Thursday, January 14, 2016

The Advantages Of A Really Bad Book.

(another blog post composed using speech recognition)
No, I am not going to tell you the name of this book.
Don't recall the exact set of circumstances which led me to download this book.  Obviously, I was in-between reading books I wanted to review, but I don't remember which books those were.  And another thing I don't know, is how this particular book came to my attention.  I feel relatively certain that it must have been a recommendation by Amazon.  However, some responsibility is mine; I don't know if I was attracted by the cover or by the title, but something grabbed my attention.
After I downloaded it, a particular line in the blurb caught my eye: the 1,000,000 seller.  If that's true, that this book has sold a million copies, it means one thing: over a million people have really, really, bad taste in books.  Because this book is a stinker.
It's not a romance novel.  I could understand it being a romance book, and selling over a million copies, and being something that I did not like.  I don't read romance books.  But this is not a romance book.  It's action, and adventure, and a tiny little bit of science fiction (sort of), and I would have expected that this would be a book I liked.
I say: Nay!  Nay!
Here is the main thing that threw me off: this is a book about advanced, global conspiracy, that kills everybody in the world, by using ancient alien technology.  Why anyone would want to do that, even if it were possible, I'm just not certain.  This is somehow going to release a mechanism that would jumpstart human evolution to the next stage.  Yeah.  Right.
There is SOME good news: I didn't find a single spelling error.
(when the best thing I can say about a book, is that I didn't find a single spelling error, well; draw your own conclusion.)
But this blog post is entitled "The Advantages Of A Really Bad Book." And truly, there is one advantage did this really bad below!  Here it is tell I don't want to read it.  Male, why would that be an advantage?  It's a cause that we'll see it's in my candle library, mostly on real.  And lately, I have found myself in a number of situations in which reading an interesting book just wouldn't be a good idea, for one reason or another.  But, an uninteresting book?  That's an appropriate read in all sorts of situations.  For example: it's late at night, and I want to go to sleep.  That is not the time for an interesting book.  If you read this blog, you know what I'm talking about, because you are a reader too.If you start an interesting book at night, you can just plan on being wide awake at 3:00 AM.  So, that's when you need to be in possession of a bad book.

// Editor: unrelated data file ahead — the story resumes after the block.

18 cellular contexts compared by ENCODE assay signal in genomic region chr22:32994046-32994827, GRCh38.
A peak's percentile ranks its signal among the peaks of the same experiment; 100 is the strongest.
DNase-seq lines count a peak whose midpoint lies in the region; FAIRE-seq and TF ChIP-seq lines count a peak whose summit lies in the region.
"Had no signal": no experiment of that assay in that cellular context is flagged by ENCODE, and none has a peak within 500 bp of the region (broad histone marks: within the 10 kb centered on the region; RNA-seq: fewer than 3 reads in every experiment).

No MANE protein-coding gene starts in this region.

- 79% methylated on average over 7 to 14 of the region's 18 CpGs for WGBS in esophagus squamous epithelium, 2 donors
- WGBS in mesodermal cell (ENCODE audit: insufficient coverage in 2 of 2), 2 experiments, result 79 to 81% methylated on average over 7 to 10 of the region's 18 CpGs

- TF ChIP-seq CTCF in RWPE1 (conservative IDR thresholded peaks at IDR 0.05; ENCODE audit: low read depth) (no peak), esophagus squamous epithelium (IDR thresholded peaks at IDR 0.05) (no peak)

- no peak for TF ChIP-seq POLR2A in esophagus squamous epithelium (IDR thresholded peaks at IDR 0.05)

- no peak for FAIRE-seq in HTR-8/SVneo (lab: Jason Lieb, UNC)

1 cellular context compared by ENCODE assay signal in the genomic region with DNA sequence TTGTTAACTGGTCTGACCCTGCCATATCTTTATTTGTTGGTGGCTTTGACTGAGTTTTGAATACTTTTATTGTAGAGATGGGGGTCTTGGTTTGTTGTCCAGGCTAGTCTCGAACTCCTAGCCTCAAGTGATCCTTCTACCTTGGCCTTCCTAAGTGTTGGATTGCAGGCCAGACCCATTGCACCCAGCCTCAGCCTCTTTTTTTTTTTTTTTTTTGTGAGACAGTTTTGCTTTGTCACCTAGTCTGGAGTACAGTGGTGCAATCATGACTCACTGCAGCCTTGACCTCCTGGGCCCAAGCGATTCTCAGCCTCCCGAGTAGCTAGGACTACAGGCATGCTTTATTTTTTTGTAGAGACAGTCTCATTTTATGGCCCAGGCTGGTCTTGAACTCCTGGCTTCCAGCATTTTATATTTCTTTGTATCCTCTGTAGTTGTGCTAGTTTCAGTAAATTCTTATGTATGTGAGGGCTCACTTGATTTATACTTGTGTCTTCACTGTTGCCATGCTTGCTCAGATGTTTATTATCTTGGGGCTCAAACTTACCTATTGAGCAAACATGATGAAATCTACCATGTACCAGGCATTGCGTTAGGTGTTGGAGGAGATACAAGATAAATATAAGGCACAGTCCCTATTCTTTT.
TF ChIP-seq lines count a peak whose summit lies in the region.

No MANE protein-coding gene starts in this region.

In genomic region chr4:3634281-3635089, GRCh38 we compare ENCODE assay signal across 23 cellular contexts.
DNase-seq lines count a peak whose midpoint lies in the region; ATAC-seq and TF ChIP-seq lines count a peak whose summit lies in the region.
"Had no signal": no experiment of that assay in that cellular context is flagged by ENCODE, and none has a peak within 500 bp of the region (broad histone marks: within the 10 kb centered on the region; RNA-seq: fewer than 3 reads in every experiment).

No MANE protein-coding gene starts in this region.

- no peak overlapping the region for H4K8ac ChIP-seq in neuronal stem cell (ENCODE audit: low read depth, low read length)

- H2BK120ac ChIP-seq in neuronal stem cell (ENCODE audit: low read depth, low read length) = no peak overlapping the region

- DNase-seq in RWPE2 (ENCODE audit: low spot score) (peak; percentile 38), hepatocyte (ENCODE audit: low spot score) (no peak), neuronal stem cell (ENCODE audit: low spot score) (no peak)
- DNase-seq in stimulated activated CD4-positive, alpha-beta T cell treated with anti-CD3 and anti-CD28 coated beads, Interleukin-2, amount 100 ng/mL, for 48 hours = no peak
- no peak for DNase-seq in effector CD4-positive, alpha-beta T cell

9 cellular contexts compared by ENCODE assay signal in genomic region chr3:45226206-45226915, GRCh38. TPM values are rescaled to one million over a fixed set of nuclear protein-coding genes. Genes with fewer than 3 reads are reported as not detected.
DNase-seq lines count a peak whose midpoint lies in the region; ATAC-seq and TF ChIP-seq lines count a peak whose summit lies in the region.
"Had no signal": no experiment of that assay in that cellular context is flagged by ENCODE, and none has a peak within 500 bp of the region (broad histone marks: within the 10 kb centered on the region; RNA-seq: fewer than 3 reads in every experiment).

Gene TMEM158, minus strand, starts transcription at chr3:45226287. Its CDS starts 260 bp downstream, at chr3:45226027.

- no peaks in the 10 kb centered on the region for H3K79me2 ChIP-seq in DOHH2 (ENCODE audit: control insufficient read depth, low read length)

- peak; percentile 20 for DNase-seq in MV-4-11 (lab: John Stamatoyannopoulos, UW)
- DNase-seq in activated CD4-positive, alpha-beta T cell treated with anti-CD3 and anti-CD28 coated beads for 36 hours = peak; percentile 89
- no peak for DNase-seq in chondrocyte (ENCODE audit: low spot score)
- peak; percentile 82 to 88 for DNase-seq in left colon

Another time: waiting to see the doctor.  You aren't going to be able to do much concentrating anyway, so why would you waste the exposure to a good book?  All you really need is something to take your mind off the fact that you're waiting to see the doctor, unless they're running the Home Shopping Network on the waiting room television.  Then you need to be distracted from that as well.
In the end, though, I just don't understand how the legitimate need for a bad book would drive sales of a million copies.  So, there must be something else going on that I just don't understand.  Maybe there are lots and lots of people who like to read conspiracy books.  Maybe it's just the first 49% of the book that's awful, and the last 51% is going to be great.  Or maybe (and I think this is the most likely alternative) my taste in reading material is significantly different from a huge mass of book-purchasing people.
That last bit is rather scary.  My blog is mostly read by authors and  readers.  What if?  What if my appreciation is a sales kiss of death?  Maybe we need to try an experiment.  Keep sending the beta copies of your books and get my opinion; if I tell you  "this book is terrible," then immediately publish it.  If you start getting sales of 10,000 copies a day, maybe we are on to something.
It would be rather embarrassing for me, though.  That would make me some sort of bizarre literary Typhoid Mary, rotated in six dimensions.
It would give me some more things to read what I was trying to go to sleep at night, though.

No comments:

Post a Comment